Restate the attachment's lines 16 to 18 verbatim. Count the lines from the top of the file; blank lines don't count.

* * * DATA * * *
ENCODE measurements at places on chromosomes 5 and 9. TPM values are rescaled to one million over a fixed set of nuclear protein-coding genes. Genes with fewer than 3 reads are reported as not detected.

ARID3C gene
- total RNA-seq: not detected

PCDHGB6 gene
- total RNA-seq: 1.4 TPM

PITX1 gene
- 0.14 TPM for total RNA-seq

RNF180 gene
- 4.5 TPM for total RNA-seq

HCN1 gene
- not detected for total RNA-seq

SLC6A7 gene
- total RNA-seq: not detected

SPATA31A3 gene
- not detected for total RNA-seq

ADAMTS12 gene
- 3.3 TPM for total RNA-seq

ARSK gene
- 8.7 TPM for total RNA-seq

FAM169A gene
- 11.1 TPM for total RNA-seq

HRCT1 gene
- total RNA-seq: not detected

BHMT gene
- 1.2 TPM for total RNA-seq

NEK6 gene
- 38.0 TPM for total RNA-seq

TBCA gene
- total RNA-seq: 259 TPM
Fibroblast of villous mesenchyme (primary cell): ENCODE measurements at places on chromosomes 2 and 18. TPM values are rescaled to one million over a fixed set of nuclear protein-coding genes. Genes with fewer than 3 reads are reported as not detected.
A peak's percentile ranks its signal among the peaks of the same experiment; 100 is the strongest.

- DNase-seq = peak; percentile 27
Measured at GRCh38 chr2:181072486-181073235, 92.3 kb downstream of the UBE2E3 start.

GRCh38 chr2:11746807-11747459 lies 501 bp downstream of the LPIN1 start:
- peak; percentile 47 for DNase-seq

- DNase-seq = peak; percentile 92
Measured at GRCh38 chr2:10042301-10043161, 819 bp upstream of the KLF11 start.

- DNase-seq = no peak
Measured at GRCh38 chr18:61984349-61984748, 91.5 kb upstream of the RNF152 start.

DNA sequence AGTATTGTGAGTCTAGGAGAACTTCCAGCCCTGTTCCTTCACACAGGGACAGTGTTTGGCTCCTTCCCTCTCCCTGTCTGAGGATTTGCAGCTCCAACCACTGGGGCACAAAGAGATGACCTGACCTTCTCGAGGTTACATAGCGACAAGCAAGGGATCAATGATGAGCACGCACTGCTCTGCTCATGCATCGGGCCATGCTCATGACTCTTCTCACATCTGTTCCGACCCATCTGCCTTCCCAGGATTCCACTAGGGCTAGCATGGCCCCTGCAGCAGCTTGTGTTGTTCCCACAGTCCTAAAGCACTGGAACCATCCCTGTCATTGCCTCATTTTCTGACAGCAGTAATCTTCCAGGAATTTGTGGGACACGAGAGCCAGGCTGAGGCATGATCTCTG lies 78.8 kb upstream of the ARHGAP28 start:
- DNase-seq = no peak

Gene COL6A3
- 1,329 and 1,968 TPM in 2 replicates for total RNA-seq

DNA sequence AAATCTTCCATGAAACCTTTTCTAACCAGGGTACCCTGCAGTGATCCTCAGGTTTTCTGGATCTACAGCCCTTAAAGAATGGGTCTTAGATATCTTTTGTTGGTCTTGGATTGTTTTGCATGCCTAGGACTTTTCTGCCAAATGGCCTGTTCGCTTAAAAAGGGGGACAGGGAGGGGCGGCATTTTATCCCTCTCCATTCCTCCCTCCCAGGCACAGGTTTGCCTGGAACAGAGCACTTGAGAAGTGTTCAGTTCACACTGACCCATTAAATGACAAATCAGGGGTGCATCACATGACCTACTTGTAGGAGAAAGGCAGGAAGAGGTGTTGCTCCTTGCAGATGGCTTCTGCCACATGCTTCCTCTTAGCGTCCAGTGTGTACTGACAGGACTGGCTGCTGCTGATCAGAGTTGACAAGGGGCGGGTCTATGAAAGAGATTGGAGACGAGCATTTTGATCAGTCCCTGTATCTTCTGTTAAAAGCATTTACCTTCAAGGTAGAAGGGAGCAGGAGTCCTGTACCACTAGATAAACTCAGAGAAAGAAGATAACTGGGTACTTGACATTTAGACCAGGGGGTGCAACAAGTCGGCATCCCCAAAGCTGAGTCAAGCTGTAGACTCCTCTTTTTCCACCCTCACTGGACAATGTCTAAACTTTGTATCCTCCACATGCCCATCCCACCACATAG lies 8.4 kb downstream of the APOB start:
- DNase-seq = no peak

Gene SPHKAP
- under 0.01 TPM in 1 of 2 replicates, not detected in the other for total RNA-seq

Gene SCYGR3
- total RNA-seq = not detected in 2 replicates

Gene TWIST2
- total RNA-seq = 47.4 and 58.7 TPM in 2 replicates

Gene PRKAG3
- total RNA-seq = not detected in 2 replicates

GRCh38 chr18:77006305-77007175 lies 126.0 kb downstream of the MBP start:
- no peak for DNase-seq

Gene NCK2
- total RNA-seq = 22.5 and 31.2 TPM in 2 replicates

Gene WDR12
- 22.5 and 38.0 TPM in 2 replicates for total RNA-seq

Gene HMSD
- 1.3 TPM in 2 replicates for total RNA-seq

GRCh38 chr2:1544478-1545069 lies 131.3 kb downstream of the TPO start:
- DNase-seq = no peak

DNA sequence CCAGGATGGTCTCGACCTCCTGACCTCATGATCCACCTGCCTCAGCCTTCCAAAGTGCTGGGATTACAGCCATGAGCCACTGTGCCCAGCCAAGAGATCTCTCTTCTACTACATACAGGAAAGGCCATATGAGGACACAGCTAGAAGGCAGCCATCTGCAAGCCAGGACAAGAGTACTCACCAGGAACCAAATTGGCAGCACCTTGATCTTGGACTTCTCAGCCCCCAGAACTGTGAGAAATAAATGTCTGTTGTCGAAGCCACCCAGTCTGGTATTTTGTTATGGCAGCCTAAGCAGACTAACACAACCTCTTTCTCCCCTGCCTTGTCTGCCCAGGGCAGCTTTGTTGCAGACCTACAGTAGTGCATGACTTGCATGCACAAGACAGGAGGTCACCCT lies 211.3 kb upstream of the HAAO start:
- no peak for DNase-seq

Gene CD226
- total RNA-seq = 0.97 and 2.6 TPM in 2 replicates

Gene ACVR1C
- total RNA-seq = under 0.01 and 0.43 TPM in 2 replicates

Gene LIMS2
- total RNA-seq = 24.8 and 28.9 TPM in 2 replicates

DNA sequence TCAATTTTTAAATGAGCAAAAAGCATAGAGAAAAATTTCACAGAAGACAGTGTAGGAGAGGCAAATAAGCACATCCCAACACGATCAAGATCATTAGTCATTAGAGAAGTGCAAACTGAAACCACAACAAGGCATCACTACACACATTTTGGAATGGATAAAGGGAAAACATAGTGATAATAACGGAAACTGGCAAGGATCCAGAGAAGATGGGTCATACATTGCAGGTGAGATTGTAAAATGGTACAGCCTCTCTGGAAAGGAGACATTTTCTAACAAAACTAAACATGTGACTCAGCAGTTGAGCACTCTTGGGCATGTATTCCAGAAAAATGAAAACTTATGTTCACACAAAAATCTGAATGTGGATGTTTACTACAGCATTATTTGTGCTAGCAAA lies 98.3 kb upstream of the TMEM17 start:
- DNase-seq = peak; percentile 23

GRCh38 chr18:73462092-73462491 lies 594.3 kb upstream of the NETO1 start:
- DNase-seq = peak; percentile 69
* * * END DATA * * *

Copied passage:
ADAMTS12 gene
- 3.3 TPM for total RNA-seq

ARSK gene